(3) If the parties are not successful in negotiating a comprehensive collective bargaining agreement, a hearing shall be held. The hearing shall be informal and each party shall have the opportunity to present evidence and make argument. No member of the arbitration panel may present the case for a party to the proceedings. The rules of evidence prevailing in judicial proceedings may be considered, but are not binding, and any oral testimony or documentary evidence or other data deemed relevant by the chair of the arbitration panel may be received in evidence. A recording of the proceedings shall be taken. The arbitration panel has the power to administer oaths, require the attendance of witnesses, and require the production of such books, papers, contracts, agreements, and documents as may be deemed by the panel to be material to a just determination of the issues in dispute. If any person refuses to obey a subpoena issued by the arbitration panel, or refuses to be sworn or to make an affirmation to testify, or any witness, party, or attorney for a party is guilty of any contempt while in attendance at any hearing held under this section, the arbitration panel may invoke the jurisdiction of the superior court in the county where the labor dispute exists, and the court has jurisdiction to issue an appropriate order. Any failure to obey the order may be punished by the court as a contempt thereof. The hearing conducted by the arbitration panel shall be concluded within twenty-five days following the selection or designation of the neutral chair of the arbitration panel, unless the parties agree to a longer period.
(4) The neutral chair shall consult with the other members of the arbitration panel, and, within thirty days following the conclusion of the hearing, the neutral chair shall make written findings of fact and a written determination of the issues in dispute, based on the evidence presented. A copy thereof shall be served on the commission, on each of the other members of the arbitration panel, and on each of the parties to the dispute.
(5) Except as provided in this subsection, the written determination shall be final and binding upon both parties.
(a) The written determination is subject to review by the superior court upon the application of either party solely upon the question of whether the decision of the panel was arbitrary or capricious.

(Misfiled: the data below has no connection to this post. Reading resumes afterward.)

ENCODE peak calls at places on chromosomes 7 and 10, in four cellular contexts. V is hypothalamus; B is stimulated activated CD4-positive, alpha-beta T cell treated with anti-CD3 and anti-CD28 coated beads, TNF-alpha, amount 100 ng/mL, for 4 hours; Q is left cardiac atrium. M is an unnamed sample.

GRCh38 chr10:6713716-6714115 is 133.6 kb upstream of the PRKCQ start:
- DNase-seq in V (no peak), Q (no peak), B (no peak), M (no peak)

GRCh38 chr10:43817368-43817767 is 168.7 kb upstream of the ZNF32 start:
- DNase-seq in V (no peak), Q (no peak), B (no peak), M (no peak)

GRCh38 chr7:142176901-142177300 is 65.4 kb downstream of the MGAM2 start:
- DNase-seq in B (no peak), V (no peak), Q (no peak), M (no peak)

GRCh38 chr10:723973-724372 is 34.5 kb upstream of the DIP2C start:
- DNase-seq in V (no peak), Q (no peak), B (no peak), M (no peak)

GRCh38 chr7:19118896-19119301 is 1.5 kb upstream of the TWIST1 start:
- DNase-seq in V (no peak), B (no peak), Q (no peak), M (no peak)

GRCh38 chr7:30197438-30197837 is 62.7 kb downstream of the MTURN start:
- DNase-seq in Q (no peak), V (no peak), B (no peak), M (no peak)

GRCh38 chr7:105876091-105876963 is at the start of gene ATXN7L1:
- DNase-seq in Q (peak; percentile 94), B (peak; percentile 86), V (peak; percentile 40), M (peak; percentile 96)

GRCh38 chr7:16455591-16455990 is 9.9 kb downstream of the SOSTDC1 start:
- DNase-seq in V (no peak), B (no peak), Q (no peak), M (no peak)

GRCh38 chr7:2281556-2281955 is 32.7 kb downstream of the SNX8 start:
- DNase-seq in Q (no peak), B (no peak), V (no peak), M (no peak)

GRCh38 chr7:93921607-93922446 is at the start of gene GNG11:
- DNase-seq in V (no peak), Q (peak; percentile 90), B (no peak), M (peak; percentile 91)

(b) The written determination is not binding on the legislature and, if the legislature does not approve the funds necessary to implement provisions pertaining to compensation and fringe benefits of an arbitrated collective bargaining agreement, is not binding on the state.
(6) The arbitration panel may consider only matters that are subject to bargaining under this chapter.



Interest arbitration panelState agency designation.

An interest arbitration panel created pursuant to RCW 41.80.320, in the performance of its duties under this chapter, exercises a state function and is, for the purposes of this chapter, a state agency. Chapter 34.05 RCW does not apply to proceedings before an interest arbitration panel under this chapter.



Interest arbitration panelFactors to be considered in making a determination.

In making its determination, the panel shall be mindful of the legislative purpose enumerated in RCW 41.80.300 and, as additional standards or guidelines to aid it in reaching a decision, shall take into consideration the following factors:
(1) The constitutional and statutory authority of the employer;
(2) Stipulations of the parties;
(3) Comparison of the hours and conditions of employment of personnel involved in the proceedings with the hours and conditions of employment of like personnel of like employers of similar size on the west coast of the United States;
(4) Changes in any of the circumstances under subsections (1) through (3) of this section during the pendency of the proceedings; and
(5) Such other factors, not confined to the factors under subsections (1) through (4) of this section, that are normally or traditionally taken into consideration in the determination of matters that are subject to bargaining under this chapter.